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Tatra Cars

Tatra Cars - Over 10,000 classic, collector and current cars and trucks at RemarkableCars.com

Tatra Cars Pictures

1934 Tatra T75 Convertible Coupe 1934 Tatra T75 Convertible Coupe
Tampa Bay Automobile Museum
Pinellas Park, Florida
1938 Tatra T97 1938 Tatra T97
Tampa Bay Automobile Museum
Pinellas Park, Florida
1940 Tatra T87 Sedan 1940 Tatra T87 Sedan
RM Auctions
Location: Amelia Island, Florida
Auction Results March, 2009 $121,000
1942 Tatra T87 1942 Tatra T87
Tampa Bay Automobile Museum
Pinellas Park, Florida
1949 Tatra T600 Tatraplan 1949 Tatra T600 Tatraplan
Tampa Bay Automobile Museum
Pinellas Park, Florida
1967 Tatra 603 Limousine 1967 Tatra 603 Limousine
Tampa Bay Automobile Museum
Pinellas Park, Florida

Tatra Cars

While relatively unknown in North America, Tatra manufactured some of the most technically sophisticated cars of their time. The marque traces its lineage back to 1850 and was founded by Ignác Šustala as a wagon and carriage maker in Nesseldorf, later known as Koprivnice, Czechoslovakia. Tatra's decidedly unusual approach to automotive design can be directly attributed to the work of Austrian engineer Hans Ledwinka, who spent his early years working under pioneering automobile and aircraft designer Edmund Rumpler.

Beginning with the T11, conceived in 1921 by Ledwinka as a "people's car", many design innovations found their way onto later Tatra models, including a horizontally-opposed, air-cooled engine, a fully independent suspension, and a rigid, tubular "backbone" chassis mounting the engine, transmission and final drive at the rear as a single unit. The T11 and T12, produced until 1933, were renowned for their durability, reliability and excellent road holding.

Starting in 1930, Ledwinka and Erich Übelacker began work on a new prototype, incorporating swing axles and a rear-mounted, air-cooled engine. Further evolution resulted in the V570, with low drag, radically streamlined bodywork influenced by the aerodynamic research of Paul Jaray. The resulting T77 was introduced in March 1934, and is considered the first production car designed using aerodynamic principles.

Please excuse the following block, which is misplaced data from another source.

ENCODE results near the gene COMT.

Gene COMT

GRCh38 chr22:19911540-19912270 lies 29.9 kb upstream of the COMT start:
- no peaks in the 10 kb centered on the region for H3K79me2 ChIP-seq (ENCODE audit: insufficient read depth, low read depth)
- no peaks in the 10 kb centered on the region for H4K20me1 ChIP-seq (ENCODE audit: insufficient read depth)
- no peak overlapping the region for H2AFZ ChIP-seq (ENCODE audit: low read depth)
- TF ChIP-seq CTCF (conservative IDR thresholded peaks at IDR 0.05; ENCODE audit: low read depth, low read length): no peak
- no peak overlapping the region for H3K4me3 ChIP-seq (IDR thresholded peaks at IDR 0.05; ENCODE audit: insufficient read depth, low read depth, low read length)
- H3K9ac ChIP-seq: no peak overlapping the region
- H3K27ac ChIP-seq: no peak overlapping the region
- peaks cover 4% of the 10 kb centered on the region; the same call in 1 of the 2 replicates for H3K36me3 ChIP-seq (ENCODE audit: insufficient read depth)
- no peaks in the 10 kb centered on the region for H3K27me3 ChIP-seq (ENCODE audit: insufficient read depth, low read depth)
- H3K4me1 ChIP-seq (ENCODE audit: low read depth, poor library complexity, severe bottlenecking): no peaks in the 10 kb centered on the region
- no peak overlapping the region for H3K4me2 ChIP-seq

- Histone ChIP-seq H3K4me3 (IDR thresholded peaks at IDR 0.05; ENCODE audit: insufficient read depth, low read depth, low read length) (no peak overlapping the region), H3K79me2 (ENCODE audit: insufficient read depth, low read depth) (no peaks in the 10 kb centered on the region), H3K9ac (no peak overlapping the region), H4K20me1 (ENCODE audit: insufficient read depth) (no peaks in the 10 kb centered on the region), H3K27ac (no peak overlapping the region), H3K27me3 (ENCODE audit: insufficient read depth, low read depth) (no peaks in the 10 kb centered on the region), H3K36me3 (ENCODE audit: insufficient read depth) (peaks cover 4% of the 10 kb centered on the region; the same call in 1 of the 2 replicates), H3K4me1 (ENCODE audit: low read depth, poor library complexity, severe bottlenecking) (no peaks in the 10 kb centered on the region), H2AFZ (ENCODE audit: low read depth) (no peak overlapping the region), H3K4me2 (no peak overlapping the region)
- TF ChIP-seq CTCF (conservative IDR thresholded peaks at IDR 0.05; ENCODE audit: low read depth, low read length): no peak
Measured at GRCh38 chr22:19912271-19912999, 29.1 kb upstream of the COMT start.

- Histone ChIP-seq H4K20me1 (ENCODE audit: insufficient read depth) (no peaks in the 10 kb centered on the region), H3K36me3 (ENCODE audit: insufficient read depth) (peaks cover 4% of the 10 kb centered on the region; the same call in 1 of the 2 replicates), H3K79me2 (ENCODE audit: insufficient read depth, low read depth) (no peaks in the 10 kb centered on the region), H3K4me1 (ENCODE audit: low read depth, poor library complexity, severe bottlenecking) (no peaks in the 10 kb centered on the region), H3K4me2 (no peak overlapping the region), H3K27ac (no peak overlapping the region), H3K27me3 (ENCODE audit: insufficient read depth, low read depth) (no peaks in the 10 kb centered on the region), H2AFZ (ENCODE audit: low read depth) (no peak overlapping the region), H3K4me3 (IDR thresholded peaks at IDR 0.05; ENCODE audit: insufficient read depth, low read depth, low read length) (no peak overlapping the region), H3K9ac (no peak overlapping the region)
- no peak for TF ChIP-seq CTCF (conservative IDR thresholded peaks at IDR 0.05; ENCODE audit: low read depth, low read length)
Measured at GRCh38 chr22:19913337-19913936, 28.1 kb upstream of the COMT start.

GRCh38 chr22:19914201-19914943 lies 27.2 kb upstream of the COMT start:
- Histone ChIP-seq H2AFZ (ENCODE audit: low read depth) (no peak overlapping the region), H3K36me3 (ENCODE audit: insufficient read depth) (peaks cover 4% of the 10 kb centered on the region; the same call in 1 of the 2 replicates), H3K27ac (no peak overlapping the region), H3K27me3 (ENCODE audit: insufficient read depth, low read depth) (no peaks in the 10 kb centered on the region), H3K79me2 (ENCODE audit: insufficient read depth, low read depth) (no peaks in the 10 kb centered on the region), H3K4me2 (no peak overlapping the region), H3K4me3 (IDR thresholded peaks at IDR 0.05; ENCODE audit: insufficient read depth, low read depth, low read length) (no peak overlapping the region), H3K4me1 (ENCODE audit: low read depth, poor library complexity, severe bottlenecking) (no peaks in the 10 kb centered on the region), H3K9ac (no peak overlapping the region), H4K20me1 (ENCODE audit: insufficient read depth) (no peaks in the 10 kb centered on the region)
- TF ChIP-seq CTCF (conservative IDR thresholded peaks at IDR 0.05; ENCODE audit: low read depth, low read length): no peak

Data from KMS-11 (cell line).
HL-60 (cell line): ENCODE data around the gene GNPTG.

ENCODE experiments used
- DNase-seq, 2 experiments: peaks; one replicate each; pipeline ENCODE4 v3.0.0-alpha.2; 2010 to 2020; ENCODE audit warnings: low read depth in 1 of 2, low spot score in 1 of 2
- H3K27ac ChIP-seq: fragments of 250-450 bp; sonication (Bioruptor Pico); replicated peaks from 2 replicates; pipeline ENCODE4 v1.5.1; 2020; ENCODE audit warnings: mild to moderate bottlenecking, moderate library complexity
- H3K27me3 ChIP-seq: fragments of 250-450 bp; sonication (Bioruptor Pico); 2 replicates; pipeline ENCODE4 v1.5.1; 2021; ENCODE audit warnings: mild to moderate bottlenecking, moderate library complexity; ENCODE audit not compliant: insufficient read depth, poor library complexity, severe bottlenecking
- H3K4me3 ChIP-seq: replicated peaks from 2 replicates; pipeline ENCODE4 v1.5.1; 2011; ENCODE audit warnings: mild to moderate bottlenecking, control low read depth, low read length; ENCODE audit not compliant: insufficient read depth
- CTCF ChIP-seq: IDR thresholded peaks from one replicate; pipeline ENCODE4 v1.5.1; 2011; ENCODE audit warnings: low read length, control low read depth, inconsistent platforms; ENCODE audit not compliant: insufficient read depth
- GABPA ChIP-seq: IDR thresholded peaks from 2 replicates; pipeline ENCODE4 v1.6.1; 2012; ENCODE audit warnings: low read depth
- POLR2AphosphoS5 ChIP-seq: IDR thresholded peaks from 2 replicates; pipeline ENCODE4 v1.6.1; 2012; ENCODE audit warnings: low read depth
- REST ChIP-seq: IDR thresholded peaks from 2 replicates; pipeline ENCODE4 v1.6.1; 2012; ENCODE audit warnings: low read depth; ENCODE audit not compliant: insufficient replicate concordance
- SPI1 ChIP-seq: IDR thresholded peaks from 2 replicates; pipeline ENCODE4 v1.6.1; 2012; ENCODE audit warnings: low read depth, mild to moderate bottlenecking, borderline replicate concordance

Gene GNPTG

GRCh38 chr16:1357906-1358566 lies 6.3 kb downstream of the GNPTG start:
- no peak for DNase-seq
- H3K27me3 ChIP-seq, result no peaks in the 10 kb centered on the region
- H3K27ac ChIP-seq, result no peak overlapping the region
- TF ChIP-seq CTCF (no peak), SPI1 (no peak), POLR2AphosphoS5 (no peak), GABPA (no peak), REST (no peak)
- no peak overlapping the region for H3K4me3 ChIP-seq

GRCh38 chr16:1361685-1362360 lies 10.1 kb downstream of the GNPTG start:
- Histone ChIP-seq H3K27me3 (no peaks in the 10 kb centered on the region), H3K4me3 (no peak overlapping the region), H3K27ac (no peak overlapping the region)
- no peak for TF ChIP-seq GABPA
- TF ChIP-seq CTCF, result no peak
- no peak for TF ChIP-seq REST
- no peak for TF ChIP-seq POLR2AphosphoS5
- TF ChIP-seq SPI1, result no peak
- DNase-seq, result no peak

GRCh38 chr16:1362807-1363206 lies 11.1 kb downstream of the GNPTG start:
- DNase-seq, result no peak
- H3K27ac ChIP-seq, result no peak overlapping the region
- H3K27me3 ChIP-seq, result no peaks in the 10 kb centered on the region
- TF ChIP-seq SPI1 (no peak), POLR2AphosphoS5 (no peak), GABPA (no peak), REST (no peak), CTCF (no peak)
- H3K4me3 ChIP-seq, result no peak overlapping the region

The coachbuilt T77, however, was not a strong seller, due to its high cost. Its successor, the T87, was both simpler and relatively more affordable, with a shorter wheelbase. Somewhat sportier, the T87 still offered comfortable seating for six, with full monocoque construction, providing a sturdy, safe and quiet passenger cabin, complete with Bauhaus-style seating. Meanwhile, the air-cooled, magnesium alloy V8 engine was upgraded with hemispherical combustion chambers and a single overhead camshaft per cylinder bank.

The T87 was renowned for its high-speed cruising capabilities, as well as its top speed of 100 miles per hour. Following the German annexation of Czechoslovakia in 1938, T87 production continued, halted briefly in 1943 and 1944. Postwar, the cars continued in production until 1950, and sadly, with the Soviet occupation of Czechoslovakia, Hans Ledwinka was imprisoned for six years before eventual repatriation to his native Austria. In the meantime, Ferdinand Porsche's prewar KdF-Wagen evolved into the Volkswagen Type 1, later known as the Beetle, which bore more than a passing resemblance to the T87, and one can only wonder if the T87 influenced the design of Preston Tucker's innovative but short-lived line of cars.

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Tatra Cars - Over 10,000 classic, collector and current cars and trucks at RemarkableCars.com